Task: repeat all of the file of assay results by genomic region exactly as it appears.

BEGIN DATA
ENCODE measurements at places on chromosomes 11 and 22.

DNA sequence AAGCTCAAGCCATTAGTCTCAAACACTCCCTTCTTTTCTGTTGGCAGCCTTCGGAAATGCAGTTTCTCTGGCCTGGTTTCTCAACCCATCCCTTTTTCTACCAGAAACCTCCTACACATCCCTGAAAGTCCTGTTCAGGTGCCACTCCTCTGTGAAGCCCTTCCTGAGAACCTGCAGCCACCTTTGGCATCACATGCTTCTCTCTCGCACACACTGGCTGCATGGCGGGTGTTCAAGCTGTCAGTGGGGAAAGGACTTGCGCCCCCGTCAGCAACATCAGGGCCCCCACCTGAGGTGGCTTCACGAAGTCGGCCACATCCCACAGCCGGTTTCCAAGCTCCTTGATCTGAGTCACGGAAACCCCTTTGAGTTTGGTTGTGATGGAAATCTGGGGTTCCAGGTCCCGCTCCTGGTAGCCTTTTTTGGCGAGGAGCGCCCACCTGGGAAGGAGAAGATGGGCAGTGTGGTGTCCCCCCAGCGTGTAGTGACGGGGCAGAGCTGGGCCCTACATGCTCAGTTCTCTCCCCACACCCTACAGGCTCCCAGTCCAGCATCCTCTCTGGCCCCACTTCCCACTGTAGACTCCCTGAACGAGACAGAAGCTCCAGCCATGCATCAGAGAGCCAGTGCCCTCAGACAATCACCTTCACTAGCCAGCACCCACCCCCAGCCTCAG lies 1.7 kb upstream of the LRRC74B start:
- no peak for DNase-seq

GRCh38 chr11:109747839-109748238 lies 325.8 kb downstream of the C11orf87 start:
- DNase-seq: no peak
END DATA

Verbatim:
ENCODE measurements at places on chromosomes 11 and 22.

DNA sequence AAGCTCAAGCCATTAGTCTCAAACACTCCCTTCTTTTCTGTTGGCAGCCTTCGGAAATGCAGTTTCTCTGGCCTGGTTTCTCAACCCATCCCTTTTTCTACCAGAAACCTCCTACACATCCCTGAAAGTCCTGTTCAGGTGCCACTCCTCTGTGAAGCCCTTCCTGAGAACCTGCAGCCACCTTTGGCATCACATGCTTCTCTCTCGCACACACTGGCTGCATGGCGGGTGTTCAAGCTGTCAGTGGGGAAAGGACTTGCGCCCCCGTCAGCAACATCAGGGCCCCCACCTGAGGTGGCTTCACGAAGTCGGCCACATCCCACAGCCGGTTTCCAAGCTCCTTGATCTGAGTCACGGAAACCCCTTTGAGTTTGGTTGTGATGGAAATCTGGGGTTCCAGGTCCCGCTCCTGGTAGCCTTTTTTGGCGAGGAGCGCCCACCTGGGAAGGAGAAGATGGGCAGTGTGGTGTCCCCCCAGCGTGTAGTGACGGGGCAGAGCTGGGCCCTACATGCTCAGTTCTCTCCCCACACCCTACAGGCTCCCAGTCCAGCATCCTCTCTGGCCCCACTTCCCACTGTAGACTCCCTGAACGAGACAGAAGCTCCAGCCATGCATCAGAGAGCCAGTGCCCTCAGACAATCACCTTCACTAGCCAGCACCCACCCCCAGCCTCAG lies 1.7 kb upstream of the LRRC74B start:
- no peak for DNase-seq

GRCh38 chr11:109747839-109748238 lies 325.8 kb downstream of the C11orf87 start:
- DNase-seq: no peak